Welcome to my review of The Hunger by Alma Katsu!
Evil is invisible, and it is everywhere. Tamsen Donner must be a witch. That is the only way to explain the series of misfortunes that have plagued the wagon train known as the Donner Party. Depleted rations, bitter quarrels, and the mysterious death of a little boy have driven the pioneers to the brink of madness. They cannot escape the feeling that someone–or something–is stalking them.
Whether it was a curse from the beautiful Tamsen, the choice to follow a disastrous experimental route West, or just plain bad luck–the 90 men, women, and children of the Donner Party are at the brink of one of the deadliest and most disastrous western adventures in American history. While the ill-fated group struggles to survive in the treacherous mountain conditions–searing heat that turns the sand into bubbling stew; snows that freeze the oxen where they stand–evil begins to grow around them, and within them.
As members of the party begin to disappear, they must ask themselves “What if there is something waiting in the mountains? Something disturbing and diseased…and very hungry?” (This review is from Goodreads.)
If you’re looking for a quick recommendation, yes, I would definitely recommend this book!
If you’re looking for a different take on the already creepy and true story of the Donner party, look no further than The Hunger. Katsu has a wonderful imagination and an amazing ability to bring history to life. Well, parts of history. Keep in mind, this is definitely not for the faint of heart. If you don’t like body horror, I wouldn’t recommend this book. Although it isn’t the goriest book I’ve read, it’s still pretty gory. And there is one scene near the beginning that stuck with me.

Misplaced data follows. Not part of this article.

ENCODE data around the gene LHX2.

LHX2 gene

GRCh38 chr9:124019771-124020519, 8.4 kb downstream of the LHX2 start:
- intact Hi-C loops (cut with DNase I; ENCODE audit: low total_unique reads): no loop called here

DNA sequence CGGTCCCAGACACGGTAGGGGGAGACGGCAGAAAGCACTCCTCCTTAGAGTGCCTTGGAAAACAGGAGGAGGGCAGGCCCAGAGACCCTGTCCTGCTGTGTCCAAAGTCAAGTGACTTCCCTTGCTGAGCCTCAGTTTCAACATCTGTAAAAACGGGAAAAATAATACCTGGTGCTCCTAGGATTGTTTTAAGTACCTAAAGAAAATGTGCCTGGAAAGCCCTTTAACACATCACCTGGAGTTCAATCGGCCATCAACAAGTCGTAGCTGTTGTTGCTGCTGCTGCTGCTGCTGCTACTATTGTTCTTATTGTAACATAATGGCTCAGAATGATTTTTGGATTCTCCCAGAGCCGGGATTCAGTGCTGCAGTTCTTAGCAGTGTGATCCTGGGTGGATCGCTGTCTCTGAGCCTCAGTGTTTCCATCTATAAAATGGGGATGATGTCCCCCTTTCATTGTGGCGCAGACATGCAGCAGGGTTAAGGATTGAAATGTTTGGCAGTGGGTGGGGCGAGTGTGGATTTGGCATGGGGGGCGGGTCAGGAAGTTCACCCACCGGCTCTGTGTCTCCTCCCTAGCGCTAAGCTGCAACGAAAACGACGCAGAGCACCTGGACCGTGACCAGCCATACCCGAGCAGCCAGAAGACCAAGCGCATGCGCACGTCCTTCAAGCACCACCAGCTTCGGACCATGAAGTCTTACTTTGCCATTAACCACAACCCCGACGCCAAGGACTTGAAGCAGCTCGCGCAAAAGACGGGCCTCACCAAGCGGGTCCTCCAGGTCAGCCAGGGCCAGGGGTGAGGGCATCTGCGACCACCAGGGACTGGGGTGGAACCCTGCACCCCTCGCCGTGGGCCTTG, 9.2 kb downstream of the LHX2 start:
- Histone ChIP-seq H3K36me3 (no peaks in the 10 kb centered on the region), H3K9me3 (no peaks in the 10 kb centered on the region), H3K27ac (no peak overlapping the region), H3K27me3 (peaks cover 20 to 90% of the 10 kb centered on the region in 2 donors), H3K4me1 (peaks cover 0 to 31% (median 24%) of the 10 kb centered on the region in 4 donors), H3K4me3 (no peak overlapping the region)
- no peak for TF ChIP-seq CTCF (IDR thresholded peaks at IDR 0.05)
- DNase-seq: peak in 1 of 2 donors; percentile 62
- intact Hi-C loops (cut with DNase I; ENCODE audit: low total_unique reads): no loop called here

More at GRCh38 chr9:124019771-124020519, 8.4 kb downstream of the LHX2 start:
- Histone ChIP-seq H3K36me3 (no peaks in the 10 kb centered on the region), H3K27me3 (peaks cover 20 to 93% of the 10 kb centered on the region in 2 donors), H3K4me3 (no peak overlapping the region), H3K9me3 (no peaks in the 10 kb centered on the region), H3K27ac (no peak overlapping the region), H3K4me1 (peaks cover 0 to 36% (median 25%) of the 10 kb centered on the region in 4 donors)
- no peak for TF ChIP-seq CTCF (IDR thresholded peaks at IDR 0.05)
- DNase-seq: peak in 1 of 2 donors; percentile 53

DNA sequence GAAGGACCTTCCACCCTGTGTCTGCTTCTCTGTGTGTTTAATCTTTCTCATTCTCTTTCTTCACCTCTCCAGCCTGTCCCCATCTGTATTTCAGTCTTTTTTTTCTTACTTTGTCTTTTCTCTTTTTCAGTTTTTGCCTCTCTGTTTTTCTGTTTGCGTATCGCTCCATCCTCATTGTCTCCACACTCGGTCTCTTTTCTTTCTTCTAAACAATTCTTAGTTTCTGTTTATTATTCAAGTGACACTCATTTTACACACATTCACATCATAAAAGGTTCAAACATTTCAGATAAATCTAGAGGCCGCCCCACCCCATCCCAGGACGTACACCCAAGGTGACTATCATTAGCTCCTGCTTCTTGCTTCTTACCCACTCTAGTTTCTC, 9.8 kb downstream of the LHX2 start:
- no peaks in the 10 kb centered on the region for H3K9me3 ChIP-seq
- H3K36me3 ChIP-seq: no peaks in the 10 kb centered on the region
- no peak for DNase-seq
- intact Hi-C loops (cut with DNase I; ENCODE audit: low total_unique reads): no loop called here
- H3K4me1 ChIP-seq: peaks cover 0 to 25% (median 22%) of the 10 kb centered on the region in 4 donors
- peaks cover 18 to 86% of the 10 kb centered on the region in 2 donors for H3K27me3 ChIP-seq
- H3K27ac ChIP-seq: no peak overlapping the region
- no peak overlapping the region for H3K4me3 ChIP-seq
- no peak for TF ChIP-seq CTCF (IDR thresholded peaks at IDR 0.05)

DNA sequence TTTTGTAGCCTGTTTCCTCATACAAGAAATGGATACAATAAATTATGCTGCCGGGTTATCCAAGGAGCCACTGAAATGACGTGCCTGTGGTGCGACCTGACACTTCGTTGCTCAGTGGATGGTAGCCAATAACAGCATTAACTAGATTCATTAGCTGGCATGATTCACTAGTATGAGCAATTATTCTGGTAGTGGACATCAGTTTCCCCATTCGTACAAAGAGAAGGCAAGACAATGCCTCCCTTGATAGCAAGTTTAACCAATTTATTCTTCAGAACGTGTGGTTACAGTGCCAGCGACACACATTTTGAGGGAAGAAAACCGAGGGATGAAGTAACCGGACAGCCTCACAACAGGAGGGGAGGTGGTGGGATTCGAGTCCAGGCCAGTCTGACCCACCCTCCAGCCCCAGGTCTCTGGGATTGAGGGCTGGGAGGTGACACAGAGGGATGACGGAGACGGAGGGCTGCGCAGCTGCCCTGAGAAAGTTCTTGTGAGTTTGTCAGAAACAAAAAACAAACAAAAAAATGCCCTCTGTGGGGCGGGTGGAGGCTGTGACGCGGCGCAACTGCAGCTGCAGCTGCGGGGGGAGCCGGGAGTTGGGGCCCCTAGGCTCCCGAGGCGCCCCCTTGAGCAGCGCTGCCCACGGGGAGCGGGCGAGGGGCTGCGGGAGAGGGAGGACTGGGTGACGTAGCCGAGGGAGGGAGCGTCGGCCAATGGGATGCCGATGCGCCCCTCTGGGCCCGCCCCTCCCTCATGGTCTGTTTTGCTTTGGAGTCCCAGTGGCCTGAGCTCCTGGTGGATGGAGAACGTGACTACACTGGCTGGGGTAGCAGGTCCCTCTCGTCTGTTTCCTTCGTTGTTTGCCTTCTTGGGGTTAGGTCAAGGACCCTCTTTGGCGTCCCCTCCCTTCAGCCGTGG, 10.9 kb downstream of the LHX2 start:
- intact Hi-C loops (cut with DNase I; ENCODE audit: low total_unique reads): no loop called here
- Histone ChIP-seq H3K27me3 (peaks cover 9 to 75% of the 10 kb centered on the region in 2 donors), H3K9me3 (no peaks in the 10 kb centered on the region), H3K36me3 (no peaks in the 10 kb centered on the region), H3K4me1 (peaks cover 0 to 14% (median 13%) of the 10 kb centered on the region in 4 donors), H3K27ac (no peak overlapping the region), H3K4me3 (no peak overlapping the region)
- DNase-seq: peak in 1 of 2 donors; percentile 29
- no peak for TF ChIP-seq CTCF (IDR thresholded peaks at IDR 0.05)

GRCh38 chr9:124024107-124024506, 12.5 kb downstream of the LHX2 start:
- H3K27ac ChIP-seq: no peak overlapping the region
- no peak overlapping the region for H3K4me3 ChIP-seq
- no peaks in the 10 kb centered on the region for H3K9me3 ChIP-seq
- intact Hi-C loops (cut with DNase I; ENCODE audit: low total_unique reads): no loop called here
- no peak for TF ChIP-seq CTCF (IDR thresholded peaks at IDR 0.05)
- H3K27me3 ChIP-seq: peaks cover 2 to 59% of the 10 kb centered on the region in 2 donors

But it’s a great book to get the imagination working. It’s difficult not to read it and constantly wonder what’s stalking the Donner party? Turning everyone slowly crazy? It’s hard not to let your mind race with the possibilities. Which is why it was difficult to put it down. The only reason I gave it four stars is because it was a little confusing at times.
I’m not sure if it was my need to skim during the more intense, scary parts, or if it was the writing. But I was definitely confused at times and found myself going back over parts. Which took me out of the story and the experience. Overall, I would recommend this book to a busy mom. But only if you don’t mind body horror. It’s sure to keep you up at night, turning the pages!
Four out of five stars
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If you enjoyed my review of The Hunger by Alma Katsu, you might also like The Anomaly by Michael Rutger. Check out my review!
If you’re interested in purchasing The Hunger, here are some quick links to buy the book on Amazon and Barnes & Noble. And, if you’re interested to see what others think, here’s the link to the book on Goodreads.